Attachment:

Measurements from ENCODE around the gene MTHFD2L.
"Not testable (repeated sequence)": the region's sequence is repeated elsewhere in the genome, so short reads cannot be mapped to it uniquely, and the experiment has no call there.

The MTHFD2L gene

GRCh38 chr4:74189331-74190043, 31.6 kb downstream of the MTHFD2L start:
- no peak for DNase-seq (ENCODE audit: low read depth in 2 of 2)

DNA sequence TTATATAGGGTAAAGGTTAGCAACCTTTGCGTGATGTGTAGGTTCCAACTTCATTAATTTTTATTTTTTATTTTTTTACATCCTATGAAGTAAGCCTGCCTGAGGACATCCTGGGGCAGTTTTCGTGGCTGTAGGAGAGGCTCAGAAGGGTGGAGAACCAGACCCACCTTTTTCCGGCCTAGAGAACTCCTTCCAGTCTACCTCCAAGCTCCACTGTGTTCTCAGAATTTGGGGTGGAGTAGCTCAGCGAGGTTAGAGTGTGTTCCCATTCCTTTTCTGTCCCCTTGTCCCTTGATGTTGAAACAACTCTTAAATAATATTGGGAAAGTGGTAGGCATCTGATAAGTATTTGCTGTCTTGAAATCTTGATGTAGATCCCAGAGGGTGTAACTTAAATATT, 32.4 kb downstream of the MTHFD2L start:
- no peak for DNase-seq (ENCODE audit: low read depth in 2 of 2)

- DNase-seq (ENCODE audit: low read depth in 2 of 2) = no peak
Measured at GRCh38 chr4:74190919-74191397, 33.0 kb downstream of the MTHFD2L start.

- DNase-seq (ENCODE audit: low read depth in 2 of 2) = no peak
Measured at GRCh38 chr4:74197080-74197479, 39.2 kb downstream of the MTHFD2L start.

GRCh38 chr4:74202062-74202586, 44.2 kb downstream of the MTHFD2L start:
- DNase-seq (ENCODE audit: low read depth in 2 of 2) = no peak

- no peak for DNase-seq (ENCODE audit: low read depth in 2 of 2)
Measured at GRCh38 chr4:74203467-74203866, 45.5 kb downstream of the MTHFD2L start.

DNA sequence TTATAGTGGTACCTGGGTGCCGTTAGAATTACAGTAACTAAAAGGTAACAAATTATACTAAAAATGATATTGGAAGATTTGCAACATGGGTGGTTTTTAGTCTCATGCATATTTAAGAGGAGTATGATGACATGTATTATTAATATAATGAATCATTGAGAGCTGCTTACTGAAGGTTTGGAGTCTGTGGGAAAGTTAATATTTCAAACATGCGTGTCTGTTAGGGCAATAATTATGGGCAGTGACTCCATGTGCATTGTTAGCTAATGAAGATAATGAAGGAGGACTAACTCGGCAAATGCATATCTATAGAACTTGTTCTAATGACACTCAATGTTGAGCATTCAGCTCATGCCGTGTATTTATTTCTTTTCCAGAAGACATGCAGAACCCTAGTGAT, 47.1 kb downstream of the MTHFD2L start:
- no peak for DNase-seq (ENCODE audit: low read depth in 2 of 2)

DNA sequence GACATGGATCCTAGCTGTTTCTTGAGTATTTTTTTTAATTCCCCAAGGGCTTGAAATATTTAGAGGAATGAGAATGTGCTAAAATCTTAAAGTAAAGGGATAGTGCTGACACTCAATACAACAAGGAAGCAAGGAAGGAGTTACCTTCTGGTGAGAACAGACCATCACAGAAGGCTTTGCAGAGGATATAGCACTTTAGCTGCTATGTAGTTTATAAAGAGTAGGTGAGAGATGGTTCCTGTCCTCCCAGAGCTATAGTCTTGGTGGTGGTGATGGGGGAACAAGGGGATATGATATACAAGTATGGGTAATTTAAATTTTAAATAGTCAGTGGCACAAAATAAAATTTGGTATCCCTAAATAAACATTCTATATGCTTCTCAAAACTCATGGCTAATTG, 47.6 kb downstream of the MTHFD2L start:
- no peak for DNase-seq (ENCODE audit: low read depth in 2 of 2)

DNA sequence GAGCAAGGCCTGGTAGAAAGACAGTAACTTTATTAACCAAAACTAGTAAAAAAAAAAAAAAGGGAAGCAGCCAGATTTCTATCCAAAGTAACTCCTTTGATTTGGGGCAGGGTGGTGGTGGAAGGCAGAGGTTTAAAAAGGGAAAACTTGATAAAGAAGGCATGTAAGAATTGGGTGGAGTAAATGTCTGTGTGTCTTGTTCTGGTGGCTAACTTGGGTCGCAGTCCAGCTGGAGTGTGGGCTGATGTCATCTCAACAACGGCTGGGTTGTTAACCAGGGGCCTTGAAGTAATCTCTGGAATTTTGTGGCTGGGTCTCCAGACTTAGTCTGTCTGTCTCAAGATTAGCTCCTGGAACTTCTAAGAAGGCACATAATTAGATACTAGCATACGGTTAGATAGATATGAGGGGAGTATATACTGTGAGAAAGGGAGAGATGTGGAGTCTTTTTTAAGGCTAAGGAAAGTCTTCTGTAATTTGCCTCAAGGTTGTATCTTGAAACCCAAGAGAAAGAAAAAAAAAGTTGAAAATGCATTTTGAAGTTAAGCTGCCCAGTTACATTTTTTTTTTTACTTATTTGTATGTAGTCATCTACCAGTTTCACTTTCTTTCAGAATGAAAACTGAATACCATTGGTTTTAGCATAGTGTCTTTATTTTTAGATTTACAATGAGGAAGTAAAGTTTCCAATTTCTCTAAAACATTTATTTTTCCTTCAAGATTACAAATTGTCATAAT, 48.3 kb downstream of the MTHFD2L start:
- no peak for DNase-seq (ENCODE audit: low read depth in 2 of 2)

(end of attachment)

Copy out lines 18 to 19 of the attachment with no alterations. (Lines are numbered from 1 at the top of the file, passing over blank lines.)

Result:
DNA sequence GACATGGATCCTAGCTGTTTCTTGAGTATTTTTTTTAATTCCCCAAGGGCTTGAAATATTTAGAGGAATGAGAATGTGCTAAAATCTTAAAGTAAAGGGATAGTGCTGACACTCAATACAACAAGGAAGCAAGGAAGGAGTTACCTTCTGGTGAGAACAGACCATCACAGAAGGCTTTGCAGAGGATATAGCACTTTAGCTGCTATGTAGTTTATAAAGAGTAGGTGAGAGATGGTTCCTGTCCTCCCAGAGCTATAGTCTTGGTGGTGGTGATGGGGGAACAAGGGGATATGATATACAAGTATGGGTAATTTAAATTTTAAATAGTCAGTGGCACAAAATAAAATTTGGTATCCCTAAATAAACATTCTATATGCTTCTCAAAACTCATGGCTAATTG, 47.6 kb downstream of the MTHFD2L start:
- no peak for DNase-seq (ENCODE audit: low read depth in 2 of 2)